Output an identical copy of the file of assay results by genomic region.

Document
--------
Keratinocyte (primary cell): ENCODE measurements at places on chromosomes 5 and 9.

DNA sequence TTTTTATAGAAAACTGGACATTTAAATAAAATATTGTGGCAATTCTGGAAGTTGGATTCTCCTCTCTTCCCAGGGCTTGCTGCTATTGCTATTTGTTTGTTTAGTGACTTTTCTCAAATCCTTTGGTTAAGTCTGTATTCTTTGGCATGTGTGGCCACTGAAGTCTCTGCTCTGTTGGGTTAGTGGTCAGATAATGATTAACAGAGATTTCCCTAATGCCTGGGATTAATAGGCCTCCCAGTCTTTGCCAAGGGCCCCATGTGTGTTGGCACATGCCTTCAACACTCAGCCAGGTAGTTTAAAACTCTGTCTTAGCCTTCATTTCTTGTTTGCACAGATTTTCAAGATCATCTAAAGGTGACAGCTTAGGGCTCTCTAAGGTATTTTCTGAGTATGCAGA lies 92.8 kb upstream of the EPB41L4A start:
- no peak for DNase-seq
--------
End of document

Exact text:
Keratinocyte (primary cell): ENCODE measurements at places on chromosomes 5 and 9.

DNA sequence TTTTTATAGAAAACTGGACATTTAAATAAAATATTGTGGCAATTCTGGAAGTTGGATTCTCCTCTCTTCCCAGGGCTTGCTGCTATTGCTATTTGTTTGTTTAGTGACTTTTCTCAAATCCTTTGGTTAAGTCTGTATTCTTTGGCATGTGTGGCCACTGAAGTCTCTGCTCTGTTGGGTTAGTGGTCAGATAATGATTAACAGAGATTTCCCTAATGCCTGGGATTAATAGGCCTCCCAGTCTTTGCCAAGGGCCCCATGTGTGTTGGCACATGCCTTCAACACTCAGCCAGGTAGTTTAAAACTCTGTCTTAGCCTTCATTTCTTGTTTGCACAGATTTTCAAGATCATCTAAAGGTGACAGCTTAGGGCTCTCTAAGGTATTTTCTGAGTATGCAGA lies 92.8 kb upstream of the EPB41L4A start:
- no peak for DNase-seq